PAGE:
His Motto and Papal Coat of Arms

Saint John Paul II took as the motto of his papacy Totus Tuus (Totally Yours). This was because his interior life was centered on his Total Consecration to Jesus through Mary. His papal coat of arms, shown above, has the capital letter “M” (for Mary) which is shown beneath the Cross. This symbolized his great devotion to the Blessed Virgin Mary whom he beheld as his mother, as Jesus requested as she stood beneath the Cross. (See John 19:25-27).

Cardinal Ratzinger (later Pope Benedict XVI) explained the motto and the papal coat of arms in his homily during the Mass for the beatification of Pope John Paul II:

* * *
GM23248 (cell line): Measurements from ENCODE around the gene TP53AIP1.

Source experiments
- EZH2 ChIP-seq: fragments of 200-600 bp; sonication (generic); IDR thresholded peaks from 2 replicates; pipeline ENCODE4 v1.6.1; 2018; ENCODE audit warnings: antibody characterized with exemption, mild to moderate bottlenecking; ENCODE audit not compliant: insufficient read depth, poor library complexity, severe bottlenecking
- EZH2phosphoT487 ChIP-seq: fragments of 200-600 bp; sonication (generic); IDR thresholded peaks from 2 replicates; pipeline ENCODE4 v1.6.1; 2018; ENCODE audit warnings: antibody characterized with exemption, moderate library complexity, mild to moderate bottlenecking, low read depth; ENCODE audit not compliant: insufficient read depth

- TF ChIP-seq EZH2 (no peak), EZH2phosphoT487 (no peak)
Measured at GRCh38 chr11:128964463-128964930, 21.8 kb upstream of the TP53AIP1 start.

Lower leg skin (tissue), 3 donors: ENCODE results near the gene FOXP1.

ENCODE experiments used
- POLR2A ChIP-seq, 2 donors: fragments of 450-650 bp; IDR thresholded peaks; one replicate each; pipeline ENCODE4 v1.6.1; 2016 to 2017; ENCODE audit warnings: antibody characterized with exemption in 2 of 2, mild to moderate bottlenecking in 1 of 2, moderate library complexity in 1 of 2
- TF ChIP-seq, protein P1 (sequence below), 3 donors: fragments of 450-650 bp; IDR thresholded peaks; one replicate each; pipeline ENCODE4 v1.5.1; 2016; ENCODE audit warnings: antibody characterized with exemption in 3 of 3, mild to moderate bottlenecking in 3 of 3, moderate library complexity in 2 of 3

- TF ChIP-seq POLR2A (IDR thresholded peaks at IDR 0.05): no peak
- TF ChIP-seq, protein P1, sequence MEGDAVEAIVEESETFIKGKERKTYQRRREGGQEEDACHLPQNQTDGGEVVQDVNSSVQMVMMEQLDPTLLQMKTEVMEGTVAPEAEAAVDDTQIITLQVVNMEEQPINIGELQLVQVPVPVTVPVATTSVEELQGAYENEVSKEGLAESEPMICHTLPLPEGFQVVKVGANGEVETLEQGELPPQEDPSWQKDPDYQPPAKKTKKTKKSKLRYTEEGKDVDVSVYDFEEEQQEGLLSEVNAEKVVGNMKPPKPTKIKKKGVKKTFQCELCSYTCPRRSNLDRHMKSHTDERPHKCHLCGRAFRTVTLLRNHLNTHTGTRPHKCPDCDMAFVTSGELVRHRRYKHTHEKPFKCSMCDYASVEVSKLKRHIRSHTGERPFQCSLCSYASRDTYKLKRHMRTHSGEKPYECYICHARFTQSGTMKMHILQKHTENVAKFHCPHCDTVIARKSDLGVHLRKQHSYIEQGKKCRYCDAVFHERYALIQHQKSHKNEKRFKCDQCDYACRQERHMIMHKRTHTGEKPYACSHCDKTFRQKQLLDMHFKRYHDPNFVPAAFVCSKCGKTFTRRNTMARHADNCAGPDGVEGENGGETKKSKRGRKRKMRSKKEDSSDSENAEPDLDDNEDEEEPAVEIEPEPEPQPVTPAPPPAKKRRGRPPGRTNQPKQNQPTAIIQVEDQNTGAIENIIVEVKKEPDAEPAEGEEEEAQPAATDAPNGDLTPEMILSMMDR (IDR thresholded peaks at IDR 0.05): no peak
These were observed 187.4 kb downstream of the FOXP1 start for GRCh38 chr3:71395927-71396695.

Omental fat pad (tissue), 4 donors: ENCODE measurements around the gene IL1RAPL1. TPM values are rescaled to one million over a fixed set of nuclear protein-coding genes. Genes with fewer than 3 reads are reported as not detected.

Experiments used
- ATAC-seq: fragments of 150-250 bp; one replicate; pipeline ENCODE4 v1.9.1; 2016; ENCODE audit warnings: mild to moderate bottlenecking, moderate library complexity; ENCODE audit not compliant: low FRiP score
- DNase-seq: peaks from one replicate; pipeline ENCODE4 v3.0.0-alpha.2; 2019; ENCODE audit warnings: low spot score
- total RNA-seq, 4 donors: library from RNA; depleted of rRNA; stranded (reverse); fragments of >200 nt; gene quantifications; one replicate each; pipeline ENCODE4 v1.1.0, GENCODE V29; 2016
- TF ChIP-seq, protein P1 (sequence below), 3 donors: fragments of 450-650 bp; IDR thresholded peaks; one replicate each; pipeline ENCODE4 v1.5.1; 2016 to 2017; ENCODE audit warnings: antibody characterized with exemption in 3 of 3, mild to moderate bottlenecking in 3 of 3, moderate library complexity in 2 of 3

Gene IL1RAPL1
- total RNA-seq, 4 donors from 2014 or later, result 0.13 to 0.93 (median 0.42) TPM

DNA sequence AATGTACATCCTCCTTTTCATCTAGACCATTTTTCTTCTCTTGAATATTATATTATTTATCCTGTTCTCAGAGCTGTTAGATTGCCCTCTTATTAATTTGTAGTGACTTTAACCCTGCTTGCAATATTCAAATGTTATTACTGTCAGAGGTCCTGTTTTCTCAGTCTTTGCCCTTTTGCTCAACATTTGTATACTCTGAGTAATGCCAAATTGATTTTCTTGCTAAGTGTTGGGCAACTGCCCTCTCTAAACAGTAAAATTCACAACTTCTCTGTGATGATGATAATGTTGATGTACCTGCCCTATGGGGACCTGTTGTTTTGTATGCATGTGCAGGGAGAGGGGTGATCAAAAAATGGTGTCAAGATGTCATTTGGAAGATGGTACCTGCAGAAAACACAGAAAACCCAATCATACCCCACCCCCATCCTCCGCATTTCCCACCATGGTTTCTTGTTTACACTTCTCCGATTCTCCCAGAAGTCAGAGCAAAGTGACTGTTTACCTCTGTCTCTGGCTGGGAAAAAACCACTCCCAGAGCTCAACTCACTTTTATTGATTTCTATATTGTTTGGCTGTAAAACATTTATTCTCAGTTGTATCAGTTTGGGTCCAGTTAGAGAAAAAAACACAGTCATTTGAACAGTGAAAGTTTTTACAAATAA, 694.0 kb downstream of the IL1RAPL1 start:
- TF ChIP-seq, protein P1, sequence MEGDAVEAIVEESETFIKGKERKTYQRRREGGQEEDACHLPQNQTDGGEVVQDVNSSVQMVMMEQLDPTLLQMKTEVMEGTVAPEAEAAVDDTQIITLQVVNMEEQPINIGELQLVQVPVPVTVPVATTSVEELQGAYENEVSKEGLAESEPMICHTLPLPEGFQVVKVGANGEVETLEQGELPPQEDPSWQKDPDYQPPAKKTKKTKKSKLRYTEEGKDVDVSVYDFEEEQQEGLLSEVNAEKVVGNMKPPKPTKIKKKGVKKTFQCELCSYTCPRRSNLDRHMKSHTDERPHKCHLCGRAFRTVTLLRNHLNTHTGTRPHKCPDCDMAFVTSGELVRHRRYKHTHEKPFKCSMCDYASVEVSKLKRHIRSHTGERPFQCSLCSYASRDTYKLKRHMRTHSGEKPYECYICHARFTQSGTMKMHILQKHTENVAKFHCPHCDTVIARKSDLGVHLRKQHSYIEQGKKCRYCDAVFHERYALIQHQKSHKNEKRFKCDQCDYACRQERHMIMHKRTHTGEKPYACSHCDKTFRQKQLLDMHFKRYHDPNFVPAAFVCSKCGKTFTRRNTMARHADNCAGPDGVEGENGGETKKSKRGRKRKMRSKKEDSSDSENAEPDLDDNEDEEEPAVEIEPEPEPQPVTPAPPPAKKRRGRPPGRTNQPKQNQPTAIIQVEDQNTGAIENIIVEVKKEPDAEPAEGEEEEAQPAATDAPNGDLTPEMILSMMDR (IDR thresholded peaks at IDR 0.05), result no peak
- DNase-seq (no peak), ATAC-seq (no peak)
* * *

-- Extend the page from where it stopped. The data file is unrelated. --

Karol Wojtyła took part in the Second Vatican Council, first as an auxiliary Bishop and then as Archbishop of Kraków. He was fully aware that the Council’s decision to devote the last chapter of its Constitution on the Church to Mary meant that the Mother of the Redeemer is held up as an image and model of holiness for every Christian and for the entire Church. This was the theological vision which Saint John Paul II discovered as a young man and subsequently maintained and deepened throughout his life. A vision which is expressed in the scriptural image of the crucified Christ with Mary, his Mother, at his side. This icon from the Gospel of John (19:25-27) was taken up in the episcopal and later the papal coat-of-arms of Karol Wojtyła: a golden cross with the letter “M” on the lower right and the motto “Totus tuus”, drawn from the well-known words of Saint Louis Marie Grignion de Montfort in which Karol Wojtyła found a guiding light for his life: “Totus tuus ego sum et omnia mea tua sunt. Accipio te in mea omnia. Praebe mihi cor tuum, Maria – I belong entirely to you, and all that I have is yours. I take you for my all. O Mary, give me your heart.” (Treatise on True Devotion to the Blessed Virgin, 266).

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